HR Management & Compliance

DOL’s new “persuader rule” limits employers’ ability to fight union organizing

A new rule scheduled to take effect April 25 is seen as placing new limits on employer efforts to fight union organizing drives. The U.S. Department of Labor (DOL) has announced that it will publish its new “persuader rule” in the March 24 Federal Register.

The DOL maintains that the new rule, which requires more disclosure of antiunion efforts, is necessary to ensure transparency during organizing campaigns, but employers worry that it will make it more difficult to communicate to workers their reasons for opposing unionization.

“In a nutshell, the new rule will improperly interfere with the privileged attorney-client relationship in labor disputes and will severely limit the actions that attorneys can take to assist employers to remain union free,” said Charles H. Kaplan, an attorney with Sills Cummis & Gross P.C. in New York City and an editor of New York Employment Law Letter. “Even an attorney who gives a seminar on how management can lawfully combat union organizing may run afoul of the new rule,” and attorneys who draft materials that management may lawfully distribute to employees in National Labor Relations Board (NLRB) election campaigns “will likely violate the new rule,” he said, adding that he expects the rule to spark a number of court challenges.

The rule revises two public disclosure reporting forms, the Form LM-10 (employer report) and the Form LM-20 (agreement and activities report), the DOL announced. “Speaking generally, and subject to exceptions, these reports must be filed when an employer and a labor relations consultant make an arrangement or an agreement that the consultant will undertake efforts to persuade the employer’s workers to reject an organizing campaign or collective bargaining effort by a union,” a statement from the DOL said.

The new rule pertains to the employer and labor relations consultant reporting requirements of the Labor-Management Reporting and Disclosure Act (LMRDA). The DOL statement said that under the new final rule, an employer-consultant agreement is reportable if a consultant engages in “persuader activities,” which are defined as “any actions, conduct, or communications that are undertaken with an object, explicitly or implicitly, directly or indirectly, to affect an employee’s decisions regarding his or her representation or collective bargaining rights.”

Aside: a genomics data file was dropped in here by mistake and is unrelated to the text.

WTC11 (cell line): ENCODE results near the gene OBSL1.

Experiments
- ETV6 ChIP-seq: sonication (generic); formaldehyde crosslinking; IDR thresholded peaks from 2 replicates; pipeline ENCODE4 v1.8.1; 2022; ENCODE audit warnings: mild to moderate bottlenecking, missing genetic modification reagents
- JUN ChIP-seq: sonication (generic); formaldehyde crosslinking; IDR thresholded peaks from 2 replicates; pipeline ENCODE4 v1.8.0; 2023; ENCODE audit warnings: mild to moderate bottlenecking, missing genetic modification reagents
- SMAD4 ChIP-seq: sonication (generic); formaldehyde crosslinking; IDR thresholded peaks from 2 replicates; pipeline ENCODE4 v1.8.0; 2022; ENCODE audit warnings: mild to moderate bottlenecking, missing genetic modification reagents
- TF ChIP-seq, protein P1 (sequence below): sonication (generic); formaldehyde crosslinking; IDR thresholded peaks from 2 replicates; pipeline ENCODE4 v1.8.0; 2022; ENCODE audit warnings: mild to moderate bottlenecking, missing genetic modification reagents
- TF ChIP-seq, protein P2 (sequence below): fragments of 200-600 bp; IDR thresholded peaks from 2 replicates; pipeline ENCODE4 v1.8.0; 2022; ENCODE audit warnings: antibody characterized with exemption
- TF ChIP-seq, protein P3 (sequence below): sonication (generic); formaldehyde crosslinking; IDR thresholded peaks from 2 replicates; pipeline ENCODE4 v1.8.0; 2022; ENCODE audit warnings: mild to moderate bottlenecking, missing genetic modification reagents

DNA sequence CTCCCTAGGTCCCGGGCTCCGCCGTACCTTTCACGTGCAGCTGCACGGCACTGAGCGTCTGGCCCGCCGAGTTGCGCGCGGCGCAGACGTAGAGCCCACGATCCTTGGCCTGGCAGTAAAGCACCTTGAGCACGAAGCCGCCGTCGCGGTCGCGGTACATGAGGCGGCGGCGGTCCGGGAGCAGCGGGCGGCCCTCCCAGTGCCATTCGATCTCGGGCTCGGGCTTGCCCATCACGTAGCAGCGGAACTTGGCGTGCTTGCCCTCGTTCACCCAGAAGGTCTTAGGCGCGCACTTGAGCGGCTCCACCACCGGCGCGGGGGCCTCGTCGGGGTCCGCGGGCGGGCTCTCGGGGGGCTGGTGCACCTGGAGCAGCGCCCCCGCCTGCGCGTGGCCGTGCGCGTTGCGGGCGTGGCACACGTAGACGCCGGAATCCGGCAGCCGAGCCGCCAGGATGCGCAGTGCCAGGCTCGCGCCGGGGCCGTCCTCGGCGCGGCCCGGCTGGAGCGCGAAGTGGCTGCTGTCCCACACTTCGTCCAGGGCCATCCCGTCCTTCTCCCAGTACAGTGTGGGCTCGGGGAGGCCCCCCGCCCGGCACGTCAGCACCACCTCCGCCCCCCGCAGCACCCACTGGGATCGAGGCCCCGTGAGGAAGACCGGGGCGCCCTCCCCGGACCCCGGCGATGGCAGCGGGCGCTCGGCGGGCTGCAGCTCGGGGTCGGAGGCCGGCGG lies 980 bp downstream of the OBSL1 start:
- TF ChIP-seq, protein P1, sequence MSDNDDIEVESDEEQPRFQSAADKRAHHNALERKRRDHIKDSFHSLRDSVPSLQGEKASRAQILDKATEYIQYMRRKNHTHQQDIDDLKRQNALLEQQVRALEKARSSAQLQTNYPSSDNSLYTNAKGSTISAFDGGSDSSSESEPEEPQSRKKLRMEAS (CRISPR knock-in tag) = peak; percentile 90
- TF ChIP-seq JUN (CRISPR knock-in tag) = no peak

Under its previous interpretation of the LMRDA, the DOL said the employer and consultant would have to file a report only if the consultant communicated directly to the workers. The new rule requires that both direct and indirect activities must be reported. The final rule also requires consultants to file reports when they hold union avoidance seminars for employers, but it doesn’t require employers to report simple attendance at such seminars, according to the DOL statement.

The DOL said that the revised interpretation in the final rule states that consultant activities that trigger reporting include direct contact with employees with an object to persuade them as well as the following categories of indirect consultant activity:

  • Planning, directing, or coordinating activities undertaken by supervisors or other employer representatives, including meetings and interactions with employees;
  • Providing materials or communications for dissemination to employees;
  • Conducting a union avoidance seminar for supervisors or other employer representatives; and
  • Developing or implementing personnel policies, practices, or actions for the employer.

The DOL has provided a fact sheet providing information on the effects of the new rule as well as an overview/summary and a question and answer document. Although the new rule takes effect April 25, it will be applicable to arrangements, agreements, and payments made on or after July 1, according to the DOL.

1 thought on “DOL’s new “persuader rule” limits employers’ ability to fight union organizing”

  1. Unions have been taking a beating and this is merely the Obama administration’s way to combat the trend.

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